- Many arguments have been made that Dante’s Inferno glimmers through here and there in Milton’s Paradise Lost. While at first glance the two poems seem quite drastically different in their portrayal of Hell, but scholars have made arguments that influence from Dante shines through Milton’s work as well as arguments refuting these claims. All of these arguments have their own merit and while there are instances where a Dantean influence can be seen throughout Paradise Lost, Milton’s progression of evil and Satan are quite different from Dante.... [tags: valley of serpents, purgatorio, hell]
1317 words (3.8 pages)
- In the Christian tradition, Satan is commonly accepted as a hideous and monstrous being in direct contrast to God’s graceful mercy, often a shadowy figure with little depth. Yet there exists another very gothic view of this figure, as demonstrated by Milton in Paradise Lost, of a long suffering villain who appears more tragic artist than ultimate deceiver. The Monk, by Matthew Lewis, makes use of more tragic and mythical elements to make something altogether different, a Dionysian figure. Lewis uses such descriptive speech, symbols, and themes all connected to Greek myth to present a chaos creating character who transgresses not only God, but societal boundaries.... [tags: Literature]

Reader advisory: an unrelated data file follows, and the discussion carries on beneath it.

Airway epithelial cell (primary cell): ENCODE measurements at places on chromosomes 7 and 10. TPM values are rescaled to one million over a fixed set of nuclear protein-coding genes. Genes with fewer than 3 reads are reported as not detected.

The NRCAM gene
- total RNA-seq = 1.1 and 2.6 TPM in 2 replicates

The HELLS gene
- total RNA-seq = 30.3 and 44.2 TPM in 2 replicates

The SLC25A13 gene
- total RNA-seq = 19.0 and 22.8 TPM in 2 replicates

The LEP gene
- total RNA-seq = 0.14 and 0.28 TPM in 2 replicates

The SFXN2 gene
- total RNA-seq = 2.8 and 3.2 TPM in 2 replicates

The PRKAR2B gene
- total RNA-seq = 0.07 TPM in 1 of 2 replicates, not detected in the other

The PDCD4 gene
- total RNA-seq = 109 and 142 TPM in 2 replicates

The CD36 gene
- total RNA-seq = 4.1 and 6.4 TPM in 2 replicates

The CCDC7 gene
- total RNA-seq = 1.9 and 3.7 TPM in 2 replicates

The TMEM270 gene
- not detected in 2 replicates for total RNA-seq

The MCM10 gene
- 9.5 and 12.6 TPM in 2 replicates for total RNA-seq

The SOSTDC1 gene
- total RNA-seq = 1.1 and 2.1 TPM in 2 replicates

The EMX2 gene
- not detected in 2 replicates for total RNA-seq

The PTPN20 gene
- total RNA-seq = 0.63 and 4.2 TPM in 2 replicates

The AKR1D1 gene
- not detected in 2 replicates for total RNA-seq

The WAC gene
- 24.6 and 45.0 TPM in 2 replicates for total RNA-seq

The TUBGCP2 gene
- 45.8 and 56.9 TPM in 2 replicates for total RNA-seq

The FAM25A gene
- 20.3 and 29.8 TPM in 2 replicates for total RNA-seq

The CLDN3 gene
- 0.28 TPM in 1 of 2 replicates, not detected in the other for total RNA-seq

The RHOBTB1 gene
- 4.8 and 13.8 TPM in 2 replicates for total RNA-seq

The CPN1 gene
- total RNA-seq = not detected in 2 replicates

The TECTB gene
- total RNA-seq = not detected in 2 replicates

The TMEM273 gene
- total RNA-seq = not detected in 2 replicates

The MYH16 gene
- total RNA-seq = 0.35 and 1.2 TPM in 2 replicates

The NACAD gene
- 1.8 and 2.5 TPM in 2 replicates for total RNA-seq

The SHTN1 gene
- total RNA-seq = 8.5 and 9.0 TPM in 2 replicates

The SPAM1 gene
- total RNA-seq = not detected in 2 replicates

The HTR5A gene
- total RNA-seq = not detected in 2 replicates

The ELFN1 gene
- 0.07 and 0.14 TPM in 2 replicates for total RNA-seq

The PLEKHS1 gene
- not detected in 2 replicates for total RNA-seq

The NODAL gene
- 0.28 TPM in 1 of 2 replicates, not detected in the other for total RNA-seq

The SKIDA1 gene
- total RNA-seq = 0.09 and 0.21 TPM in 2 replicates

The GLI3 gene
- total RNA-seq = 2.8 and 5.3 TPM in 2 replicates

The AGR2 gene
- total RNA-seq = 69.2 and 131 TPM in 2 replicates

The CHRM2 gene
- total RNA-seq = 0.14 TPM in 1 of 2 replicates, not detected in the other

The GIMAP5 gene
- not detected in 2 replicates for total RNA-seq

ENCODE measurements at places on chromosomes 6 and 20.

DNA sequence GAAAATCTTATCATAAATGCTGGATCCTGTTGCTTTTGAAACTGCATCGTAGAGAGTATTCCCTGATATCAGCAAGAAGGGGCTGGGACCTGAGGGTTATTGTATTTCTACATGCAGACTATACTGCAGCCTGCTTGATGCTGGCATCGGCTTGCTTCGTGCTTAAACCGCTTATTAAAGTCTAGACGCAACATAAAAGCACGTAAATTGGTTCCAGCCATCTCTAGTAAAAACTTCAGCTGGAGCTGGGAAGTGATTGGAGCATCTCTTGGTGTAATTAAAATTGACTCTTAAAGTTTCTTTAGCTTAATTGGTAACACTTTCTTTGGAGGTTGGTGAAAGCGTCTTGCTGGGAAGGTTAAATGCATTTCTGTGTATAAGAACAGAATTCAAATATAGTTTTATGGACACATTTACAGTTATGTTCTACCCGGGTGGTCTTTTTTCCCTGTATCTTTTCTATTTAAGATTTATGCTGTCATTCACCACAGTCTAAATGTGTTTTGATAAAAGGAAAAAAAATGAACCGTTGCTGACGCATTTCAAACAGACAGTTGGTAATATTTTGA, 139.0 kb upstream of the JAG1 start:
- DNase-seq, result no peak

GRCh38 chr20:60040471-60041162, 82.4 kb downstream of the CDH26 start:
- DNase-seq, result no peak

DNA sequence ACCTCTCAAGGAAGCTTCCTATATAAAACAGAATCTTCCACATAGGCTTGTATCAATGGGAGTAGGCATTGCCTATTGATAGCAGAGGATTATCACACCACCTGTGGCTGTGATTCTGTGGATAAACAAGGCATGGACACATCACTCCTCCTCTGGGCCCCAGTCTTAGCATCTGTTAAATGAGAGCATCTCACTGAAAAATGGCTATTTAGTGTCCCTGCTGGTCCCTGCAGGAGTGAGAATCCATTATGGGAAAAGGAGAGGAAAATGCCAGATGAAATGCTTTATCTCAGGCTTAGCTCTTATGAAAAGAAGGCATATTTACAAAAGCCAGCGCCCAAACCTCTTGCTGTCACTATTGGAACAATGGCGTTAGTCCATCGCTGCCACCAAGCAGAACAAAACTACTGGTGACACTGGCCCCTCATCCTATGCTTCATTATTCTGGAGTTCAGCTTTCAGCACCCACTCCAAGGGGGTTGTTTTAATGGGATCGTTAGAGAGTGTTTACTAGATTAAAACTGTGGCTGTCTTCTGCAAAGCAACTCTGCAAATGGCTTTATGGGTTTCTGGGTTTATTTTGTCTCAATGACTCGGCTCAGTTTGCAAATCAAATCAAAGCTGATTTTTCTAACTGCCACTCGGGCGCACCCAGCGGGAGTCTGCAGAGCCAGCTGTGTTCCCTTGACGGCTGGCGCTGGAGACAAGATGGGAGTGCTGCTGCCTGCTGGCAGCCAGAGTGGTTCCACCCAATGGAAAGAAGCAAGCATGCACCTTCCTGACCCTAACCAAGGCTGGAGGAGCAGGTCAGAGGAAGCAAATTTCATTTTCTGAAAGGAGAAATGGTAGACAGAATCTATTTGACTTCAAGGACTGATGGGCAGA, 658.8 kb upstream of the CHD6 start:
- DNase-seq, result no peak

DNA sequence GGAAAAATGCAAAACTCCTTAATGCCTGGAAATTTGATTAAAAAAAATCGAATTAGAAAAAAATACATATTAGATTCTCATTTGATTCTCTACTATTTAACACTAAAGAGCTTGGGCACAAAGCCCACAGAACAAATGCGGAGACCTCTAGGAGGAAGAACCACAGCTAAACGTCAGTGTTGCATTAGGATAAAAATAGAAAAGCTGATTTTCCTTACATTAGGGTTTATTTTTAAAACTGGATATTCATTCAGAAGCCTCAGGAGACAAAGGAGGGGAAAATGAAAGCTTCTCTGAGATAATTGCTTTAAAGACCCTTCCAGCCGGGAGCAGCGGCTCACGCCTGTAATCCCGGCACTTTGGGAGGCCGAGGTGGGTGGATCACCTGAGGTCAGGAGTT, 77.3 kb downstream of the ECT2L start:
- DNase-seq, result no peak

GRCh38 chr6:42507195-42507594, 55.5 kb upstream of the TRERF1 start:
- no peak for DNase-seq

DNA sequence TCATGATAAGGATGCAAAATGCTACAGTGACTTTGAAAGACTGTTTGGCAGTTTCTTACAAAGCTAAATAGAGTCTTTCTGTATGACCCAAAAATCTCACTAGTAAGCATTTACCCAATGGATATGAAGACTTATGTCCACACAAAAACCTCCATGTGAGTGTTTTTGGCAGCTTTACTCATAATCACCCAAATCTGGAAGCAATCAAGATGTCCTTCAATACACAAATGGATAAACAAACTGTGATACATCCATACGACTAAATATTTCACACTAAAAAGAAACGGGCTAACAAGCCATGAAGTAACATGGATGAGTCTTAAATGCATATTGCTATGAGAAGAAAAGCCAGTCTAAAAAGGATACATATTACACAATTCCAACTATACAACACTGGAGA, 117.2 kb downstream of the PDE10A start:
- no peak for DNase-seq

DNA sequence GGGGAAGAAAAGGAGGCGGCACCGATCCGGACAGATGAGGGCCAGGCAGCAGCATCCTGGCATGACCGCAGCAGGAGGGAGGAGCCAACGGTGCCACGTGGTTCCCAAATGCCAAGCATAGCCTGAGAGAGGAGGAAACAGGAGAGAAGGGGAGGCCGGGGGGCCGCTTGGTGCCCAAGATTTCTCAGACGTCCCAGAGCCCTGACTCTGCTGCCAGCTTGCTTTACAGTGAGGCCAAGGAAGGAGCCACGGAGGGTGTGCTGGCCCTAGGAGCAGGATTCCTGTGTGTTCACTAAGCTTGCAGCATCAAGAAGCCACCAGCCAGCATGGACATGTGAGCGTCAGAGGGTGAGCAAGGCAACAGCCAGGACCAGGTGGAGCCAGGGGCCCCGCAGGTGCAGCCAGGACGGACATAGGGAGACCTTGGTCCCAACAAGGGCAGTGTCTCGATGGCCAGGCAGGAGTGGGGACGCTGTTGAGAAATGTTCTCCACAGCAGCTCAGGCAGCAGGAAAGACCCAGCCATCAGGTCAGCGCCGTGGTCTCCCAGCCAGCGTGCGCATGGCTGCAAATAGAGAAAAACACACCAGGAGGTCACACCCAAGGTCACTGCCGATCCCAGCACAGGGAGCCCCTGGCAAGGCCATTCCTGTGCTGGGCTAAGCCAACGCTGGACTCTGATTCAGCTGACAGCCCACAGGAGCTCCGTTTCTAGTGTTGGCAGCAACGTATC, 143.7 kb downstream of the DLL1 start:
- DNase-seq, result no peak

1418 words (4.1 pages)
- Promethean Myth Discuss the relationship between Prometheus and Faustus, paying particular attention to the use of cultural myth. The beautiful fables of the Greeks, being proper creations of the imagination and not of the fancy, are universal verities. What a range of meanings and what perpetual pertinence has the story of Prometheus. Ralph Waldo Emerson. The influence and legacy of the Promethean myth can be traced through history. From Hesiod to Shakespeare, Marlowe to the Coen Brothers, the Promethean motif has been reused and recycled until it holds a distinctly familiar, yet strangely obscure grip on the imagination.... [tags: Essays Papers]
1721 words (4.9 pages)